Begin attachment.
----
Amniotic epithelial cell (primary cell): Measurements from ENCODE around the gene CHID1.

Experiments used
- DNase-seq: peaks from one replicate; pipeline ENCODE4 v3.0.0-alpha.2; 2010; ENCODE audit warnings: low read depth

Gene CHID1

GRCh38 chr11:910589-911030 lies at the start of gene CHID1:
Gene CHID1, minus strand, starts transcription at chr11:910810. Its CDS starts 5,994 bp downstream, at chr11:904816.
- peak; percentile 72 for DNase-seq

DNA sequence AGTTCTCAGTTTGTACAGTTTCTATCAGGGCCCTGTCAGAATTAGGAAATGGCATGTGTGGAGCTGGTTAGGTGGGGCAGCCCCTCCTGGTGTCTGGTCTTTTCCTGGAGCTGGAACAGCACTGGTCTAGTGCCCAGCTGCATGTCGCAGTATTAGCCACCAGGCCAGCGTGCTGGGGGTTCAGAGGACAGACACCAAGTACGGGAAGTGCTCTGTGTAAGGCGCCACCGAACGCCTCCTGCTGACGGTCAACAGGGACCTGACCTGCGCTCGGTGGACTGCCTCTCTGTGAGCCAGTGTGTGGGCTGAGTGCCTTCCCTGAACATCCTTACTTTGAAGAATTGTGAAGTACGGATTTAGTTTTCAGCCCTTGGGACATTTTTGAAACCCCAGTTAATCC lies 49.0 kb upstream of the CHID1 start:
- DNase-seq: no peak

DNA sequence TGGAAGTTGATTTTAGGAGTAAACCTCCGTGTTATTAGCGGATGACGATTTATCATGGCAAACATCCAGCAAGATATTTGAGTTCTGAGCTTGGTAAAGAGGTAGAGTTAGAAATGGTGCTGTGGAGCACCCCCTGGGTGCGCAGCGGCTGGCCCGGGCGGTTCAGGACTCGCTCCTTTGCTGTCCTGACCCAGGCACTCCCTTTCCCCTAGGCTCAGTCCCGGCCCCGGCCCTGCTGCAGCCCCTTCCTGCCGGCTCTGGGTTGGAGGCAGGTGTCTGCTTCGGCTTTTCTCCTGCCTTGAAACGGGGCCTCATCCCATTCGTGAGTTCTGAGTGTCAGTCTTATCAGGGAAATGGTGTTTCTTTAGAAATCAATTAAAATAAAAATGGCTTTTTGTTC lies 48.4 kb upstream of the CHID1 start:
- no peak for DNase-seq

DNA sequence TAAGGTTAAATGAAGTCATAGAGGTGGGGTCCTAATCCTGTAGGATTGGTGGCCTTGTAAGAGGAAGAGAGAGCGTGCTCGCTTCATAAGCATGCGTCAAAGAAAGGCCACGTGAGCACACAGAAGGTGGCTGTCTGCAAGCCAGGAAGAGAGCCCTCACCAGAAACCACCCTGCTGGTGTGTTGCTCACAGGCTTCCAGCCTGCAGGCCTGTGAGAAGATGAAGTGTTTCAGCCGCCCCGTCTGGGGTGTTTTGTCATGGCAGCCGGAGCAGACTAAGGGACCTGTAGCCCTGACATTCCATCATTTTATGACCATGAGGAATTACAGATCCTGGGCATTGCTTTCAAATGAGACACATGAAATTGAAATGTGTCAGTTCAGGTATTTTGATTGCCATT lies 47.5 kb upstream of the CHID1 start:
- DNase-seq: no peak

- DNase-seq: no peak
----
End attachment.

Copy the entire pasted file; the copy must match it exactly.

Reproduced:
Amniotic epithelial cell (primary cell): Measurements from ENCODE around the gene CHID1.

Experiments used
- DNase-seq: peaks from one replicate; pipeline ENCODE4 v3.0.0-alpha.2; 2010; ENCODE audit warnings: low read depth

Gene CHID1

GRCh38 chr11:910589-911030 lies at the start of gene CHID1:
Gene CHID1, minus strand, starts transcription at chr11:910810. Its CDS starts 5,994 bp downstream, at chr11:904816.
- peak; percentile 72 for DNase-seq

DNA sequence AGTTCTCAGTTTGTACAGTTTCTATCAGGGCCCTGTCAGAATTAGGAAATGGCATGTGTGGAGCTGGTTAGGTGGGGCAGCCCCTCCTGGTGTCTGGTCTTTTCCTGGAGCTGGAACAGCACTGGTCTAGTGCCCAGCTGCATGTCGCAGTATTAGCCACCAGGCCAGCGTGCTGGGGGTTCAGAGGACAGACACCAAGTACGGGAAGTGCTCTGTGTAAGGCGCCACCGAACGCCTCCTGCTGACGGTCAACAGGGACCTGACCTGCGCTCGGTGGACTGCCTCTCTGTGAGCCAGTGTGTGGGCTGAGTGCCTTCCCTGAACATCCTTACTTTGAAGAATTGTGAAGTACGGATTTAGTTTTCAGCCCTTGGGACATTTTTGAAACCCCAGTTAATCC lies 49.0 kb upstream of the CHID1 start:
- DNase-seq: no peak

DNA sequence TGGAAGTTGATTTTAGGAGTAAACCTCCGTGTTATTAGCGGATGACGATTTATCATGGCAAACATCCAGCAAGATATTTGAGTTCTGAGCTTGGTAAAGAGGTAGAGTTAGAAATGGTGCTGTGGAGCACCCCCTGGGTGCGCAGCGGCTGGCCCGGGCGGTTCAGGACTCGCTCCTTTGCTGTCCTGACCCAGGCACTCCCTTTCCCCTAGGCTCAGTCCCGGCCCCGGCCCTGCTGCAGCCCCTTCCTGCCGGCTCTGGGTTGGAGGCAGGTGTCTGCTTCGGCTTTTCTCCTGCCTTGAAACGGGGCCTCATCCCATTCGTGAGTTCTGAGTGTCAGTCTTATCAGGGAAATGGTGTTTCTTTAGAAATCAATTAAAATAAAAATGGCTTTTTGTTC lies 48.4 kb upstream of the CHID1 start:
- no peak for DNase-seq

DNA sequence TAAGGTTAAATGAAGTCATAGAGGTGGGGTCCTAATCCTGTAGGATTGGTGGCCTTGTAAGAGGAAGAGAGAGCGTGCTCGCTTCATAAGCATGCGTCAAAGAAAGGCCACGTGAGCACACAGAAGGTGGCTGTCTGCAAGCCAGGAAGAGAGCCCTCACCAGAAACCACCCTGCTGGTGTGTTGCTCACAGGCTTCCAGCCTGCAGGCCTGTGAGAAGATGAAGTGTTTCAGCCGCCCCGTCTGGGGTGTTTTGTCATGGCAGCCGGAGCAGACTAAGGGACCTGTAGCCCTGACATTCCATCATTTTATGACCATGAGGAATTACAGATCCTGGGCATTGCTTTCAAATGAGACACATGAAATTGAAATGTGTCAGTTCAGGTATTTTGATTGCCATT lies 47.5 kb upstream of the CHID1 start:
- DNase-seq: no peak

- DNase-seq: no peak